Mourners stranded on wrong side of border by ‘callous and insensitive’ rules

Rebecca Boyce should have been at her mother's funeral on Monday, but was hundreds of kilometres away after her bid for a compassionate border exemption was ignored by Victorian authorities.

Ms Boyce is one of a number of Victorians with dead or dying relatives who have found themselves stranded in NSW despite assurances from the state government that compassionate cases would be given priority for border exemptions.

Victorians with dead or dying relatives have found themselves trapped in NSW and ignored by health authorities.Credit:Jason Robins

On December 28, Ms Boyce and her 12-year-old daughter travelled from their home in Footscray to Pambula Beach on the far south coast of NSW when the area was still considered a "green zone" under Victorian rules.

Ms Boyce's mother had died the day before, but after weighing up her options with her family, Ms Boyce decided to go ahead with the planned holiday after a hard year, having got an exemption to return to Victoria for the funeral.

On New Year's Eve the Victorian government closed the border to the entire state of NSW, and Ms Boyce's original permit to fly home was revoked.

"I understood that I took a risk, but I didn’t realise that there would be nothing for me," she said.

Footscray woman Rebecca Boyce.

On New Year's Day she phoned the Department of Health and Human Services to apply for another compassionate border exemption in order to fly back to Melbourne in time for the funeral.

"Even though the person I spoke to was very compassionate, [after the call] there was no response whatsoever," she said.

The day of Ms Boyce's mother's burial has now come and gone, but she has still not had any contact from the department and has had multiple attempts at reaching out to them go unanswered.

"I was told that they would get in touch as soon as they could," she said. "I've heard nothing at all from DHHS [since]."

The department has said applications for border exemptions are being triaged, with medical emergencies and those with compassionate cases given priority.

Ms Boyce said she understood that there was large demand for the permits, but described the lack of any follow-up to her application as cruel.

"Why would my mother's burial not be considered [as a compassionate case]?" she asked. "Even just to say to me, 'sorry you don't cut it'."

"So I missed my mum’s burial – that's horrid, I just don't understand why – this must have been something that was foreseeable, that things could turn out this way and have the system in place. It's just ridiculous."

COVID reponse commander Jeroen Weimar.Credit:Paul Jeffers

When asked about Ms Boyce's case on Tuesday, Victoria's COVID-19 response commander Jeroen Weimar, said her scenario was exactly the type that should be fast-tracked for compassionate purposes – but would not be drawn on why her application hadn't been approved.

"Absolutely [her case would meet the threshold]. Over the last few days we've seen some very, very difficult situations that people are in and obviously we will do everything we possibly can, we humanly can, to support people in those extreme times of need to get there," he said.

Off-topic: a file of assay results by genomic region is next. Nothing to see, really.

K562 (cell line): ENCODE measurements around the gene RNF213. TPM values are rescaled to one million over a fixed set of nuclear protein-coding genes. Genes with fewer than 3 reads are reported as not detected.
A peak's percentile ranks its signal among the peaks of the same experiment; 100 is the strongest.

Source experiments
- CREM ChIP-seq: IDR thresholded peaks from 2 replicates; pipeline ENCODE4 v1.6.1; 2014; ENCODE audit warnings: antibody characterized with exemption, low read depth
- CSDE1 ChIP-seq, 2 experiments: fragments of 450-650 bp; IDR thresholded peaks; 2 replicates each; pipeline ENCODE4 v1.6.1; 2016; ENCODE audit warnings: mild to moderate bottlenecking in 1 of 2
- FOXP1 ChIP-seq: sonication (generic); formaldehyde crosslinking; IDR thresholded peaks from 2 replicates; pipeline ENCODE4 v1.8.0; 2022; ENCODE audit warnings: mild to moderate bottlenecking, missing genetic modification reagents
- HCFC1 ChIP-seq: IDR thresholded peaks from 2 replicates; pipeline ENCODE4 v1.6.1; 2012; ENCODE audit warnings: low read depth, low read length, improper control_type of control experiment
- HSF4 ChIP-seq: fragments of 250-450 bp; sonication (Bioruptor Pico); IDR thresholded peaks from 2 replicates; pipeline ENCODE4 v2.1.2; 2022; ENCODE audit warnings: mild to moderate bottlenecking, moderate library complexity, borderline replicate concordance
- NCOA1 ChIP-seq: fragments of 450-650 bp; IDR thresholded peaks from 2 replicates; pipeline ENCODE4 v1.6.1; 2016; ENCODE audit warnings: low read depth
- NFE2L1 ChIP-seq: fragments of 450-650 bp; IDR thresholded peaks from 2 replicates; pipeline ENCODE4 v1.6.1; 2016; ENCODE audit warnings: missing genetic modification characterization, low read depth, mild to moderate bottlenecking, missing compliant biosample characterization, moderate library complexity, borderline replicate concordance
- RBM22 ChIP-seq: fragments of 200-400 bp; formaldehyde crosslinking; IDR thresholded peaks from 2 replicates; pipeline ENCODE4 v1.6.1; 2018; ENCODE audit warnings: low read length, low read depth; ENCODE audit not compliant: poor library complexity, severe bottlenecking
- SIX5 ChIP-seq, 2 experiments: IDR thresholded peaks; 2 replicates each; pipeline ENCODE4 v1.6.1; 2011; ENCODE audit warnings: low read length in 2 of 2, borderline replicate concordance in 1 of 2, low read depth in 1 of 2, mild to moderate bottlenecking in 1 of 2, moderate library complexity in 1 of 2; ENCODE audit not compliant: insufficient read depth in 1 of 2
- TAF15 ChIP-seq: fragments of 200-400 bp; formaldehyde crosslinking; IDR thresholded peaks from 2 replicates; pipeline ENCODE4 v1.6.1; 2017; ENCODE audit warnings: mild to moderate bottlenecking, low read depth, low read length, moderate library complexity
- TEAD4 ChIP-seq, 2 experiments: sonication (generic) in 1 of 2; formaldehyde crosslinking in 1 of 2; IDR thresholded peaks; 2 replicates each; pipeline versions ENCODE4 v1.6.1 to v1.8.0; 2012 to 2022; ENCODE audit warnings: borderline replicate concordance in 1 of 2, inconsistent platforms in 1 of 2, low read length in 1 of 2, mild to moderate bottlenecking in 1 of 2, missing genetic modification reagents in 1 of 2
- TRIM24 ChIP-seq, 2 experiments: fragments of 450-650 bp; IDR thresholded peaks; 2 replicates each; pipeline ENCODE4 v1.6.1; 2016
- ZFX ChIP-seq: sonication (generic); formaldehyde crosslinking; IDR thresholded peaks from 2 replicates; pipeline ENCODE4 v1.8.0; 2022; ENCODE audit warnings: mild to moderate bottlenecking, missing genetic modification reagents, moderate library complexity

"We have to balance that against the [health] measures."

Pakenham man Medon Loupis also found himself on the wrong side of the border.

Mr Loupis drove to NSW this week to be with his father, who is in palliative care with late stage-four lung cancer on the Central Coast, but due to a quirk in the bureaucratic system, he is now stuck there until further notice.

"Just from talking to Dad, it became very apparent I needed to come up here. I was with him this morning in the aged care facility [and] they said he could kind of die at any time," he said.

"But before I left Victoria I called the Victoria coronavirus hotline and said 'I need to go up to NSW, can I get an exemption to get back in?' "

Despite Health Department staff being "kind and friendly", Mr Loupis was firmly told that they could only process applications from people in NSW who were seeking to return.

He was told he would need to apply for an exemption, but was told "there was no category for us to grant you an exemption".

While the compassionate category exists for people to enter Victoria to be with people who are dying, Mr Loupis was told there is no category for residents of Victoria to re-enter Victoria after providing end-of-life care in NSW.

"So she said it is unlikely your application will be granted," he said.

Both Ms Boyce and Mr Loupis said they were offended by the tone of Victorian authorities in public press conferences.

"This idea that '60,000' other people came back, why can't you?'" said Mr Loupis. "It feels callous and insensitive."

The Victorian government revealed on Tuesday that 57 applications for border exemptions out of a total of 2300 had so far been approved. More than a thousand have been contacted about the progress of their application, while 630 have been asked to provide more evidence.

Mr Weimar continued to urge people with distressing cases to get in contact with the Health Department's coronavirus hotline.

"I know it's been an upsetting and distressing couple of days to try and understand how the border closure will impact you, [but] I would urge you to get in touch with us through our website or through our contact centre so we can assist you as quickly as possible," he said.

On Monday Ms Boyce and her daughter held their own ceremony to honour her mother's life on the banks of the Pambula River.

"It's a very, very poetic and very majestic, beautiful place," she said.

She has now applied again for a third permit, with hopes of getting home to Melbourne by the time her daughter starts back at school.

The Department of Health and Human Services did not respond to requests for comment by deadline.

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